There is specialized knowledge and preparation that is essential for practice as a nurse educator, and that knowledge and skill must be recognized and rewarded by the nursing and higher education communities.

Competence as an educator can be established, recognized, and expanded through master's and/or doctoral education, post-master's certificate programs, continuing professional development, mentoring activities, and professional certification as a faculty member.

Since educators are accountable to the discipline, to students, and to the public for the outcomes of nursing education, they must engage in lifelong learning activities to maintain and expand their expertise in this role.

Schools of nursing can demonstrate their commitment to excellence in nursing education by offering master's, post-master's, or doctoral programs that prepare nurse educators. Schools that offer such options are to be commended, supported, and rewarded.

RECOMMENDATIONS

In recognition of these factors, in light of the current and anticipated shortage of qualified faculty and in accord with its mission to advance quality nursing education, the National League for Nursing recommends the following and wishes to partner with schools to turn these visions into reality.

Recommendations for Individual Nurses and Faculty:

  • Nurses should seek out and take advantage of opportunities that prepare them for a nurse educator role
  • Faculty should promote careers in nursing education through the early identification of talented neophytes and the encouragement of experienced nurses who have demonstrated nurse educator skills
  • Senior faculty who, themselves, are expert educators should mentor novices and foster their professional growth in the role
  • Faculty should partner with colleagues in other disciplines to explore the implementation and implications of a heightened focus on educational excellence, pedagogical research and innovative program design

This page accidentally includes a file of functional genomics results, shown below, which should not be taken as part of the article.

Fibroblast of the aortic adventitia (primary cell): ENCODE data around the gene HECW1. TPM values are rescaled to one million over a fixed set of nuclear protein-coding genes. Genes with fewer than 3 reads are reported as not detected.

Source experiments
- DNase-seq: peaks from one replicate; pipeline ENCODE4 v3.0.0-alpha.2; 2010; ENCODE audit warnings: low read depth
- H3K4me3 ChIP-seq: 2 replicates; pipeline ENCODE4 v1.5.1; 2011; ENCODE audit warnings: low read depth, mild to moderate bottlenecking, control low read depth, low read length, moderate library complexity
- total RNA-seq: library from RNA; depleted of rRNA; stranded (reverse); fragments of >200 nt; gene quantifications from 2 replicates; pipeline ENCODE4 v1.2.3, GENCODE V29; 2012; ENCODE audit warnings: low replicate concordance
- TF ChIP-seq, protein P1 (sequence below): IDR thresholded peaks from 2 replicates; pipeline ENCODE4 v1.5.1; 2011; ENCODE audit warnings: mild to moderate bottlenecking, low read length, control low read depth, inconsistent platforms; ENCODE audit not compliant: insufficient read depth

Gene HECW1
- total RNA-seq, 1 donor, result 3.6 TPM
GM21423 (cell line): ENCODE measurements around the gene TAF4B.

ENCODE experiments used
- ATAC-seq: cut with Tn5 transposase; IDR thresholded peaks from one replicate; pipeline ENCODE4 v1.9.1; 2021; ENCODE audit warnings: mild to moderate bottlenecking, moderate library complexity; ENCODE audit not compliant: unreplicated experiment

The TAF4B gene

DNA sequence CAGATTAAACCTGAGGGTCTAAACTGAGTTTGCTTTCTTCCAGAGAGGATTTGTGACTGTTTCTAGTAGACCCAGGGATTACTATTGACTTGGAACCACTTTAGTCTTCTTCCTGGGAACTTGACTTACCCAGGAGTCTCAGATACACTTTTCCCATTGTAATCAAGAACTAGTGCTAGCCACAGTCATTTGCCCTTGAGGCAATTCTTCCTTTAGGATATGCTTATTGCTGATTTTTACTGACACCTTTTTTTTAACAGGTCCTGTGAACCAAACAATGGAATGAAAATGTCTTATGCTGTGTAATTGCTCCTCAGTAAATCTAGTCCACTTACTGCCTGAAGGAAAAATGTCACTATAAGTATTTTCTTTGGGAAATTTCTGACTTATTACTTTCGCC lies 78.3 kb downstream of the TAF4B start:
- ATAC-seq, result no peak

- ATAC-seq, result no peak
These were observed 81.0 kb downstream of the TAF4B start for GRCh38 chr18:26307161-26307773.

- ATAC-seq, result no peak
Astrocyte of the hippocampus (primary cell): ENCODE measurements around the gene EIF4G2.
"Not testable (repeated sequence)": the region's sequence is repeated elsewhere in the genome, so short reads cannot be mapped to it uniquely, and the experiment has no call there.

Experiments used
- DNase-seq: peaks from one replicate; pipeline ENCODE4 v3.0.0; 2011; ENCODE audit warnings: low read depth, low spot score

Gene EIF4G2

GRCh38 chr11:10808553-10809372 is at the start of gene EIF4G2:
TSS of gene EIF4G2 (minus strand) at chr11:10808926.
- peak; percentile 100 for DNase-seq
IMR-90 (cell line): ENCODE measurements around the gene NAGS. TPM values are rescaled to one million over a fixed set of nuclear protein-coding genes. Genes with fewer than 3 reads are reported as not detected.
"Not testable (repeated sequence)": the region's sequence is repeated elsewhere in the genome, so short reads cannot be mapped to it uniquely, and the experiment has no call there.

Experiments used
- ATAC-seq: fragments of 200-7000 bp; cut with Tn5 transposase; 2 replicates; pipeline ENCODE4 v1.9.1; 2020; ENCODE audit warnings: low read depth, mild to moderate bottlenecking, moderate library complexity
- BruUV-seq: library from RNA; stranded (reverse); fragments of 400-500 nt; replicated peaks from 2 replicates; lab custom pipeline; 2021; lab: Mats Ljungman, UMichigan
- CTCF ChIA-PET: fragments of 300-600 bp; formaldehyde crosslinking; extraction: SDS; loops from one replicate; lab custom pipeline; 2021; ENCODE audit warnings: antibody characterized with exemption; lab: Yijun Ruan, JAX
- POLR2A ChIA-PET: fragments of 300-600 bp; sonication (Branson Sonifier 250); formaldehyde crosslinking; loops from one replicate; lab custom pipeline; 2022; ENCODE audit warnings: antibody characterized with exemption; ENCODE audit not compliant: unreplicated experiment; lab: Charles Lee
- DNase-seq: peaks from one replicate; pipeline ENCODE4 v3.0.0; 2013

Recommendations for Program Development/Direction:
  • Some master's programs should develop or re-instate a track that prepares beginning nurse educators (for full-time faculty roles in community colleges, part-time or non-tenure-track positions in universities, or staff development positions in the practice setting) or that help advanced clinicians make the transition to the role of educator
  • Doctoral programs should include learning experiences related to teaching and learning for all students
  • Some doctoral programs should offer an option that allows students to specialize in nursing education and conduct pedagogical research, thereby contributing significantly to the development of a strong cadre of expert faculty-scholars who will assume leadership roles in nursing education and contribute to the ongoing development of the science of nursing education
    Recommendation for Program Deans/Directors/Chairpersons:
  • Schools of nursing should create innovative ways in which "emeritus" or retired faculty with expertise as educators can continue to contribute to the academic enterprise, including the development of faculty
  • Schools of nursing should support lifelong learning activities that help educators maintain and expand their expertise in teaching and education, as well as their clinical competence and their scholarly skills
  • Schools of nursing should recognize and reward faculty who are expert educators
  • Schools of nursing should provide financial, workload reduction, graduate assistant, and other types of support to help educators develop their teaching/ advisement/program development skills
  • Faculty should be encouraged and supported to participate in faculty development programs that focus on teaching and education, just as they are encouraged and supported to participate in programs that focus on their clinical specialty area or research
  • Deans/Directors/Chairpersons should view participation in education-focused conferences as critical to the success of an academic or staff development program, and promote/support faculty attendance at such conferences
  • Schools of nursing should reward educators for their contributions to designing innovative curricula or developing creative approaches that facilitate learning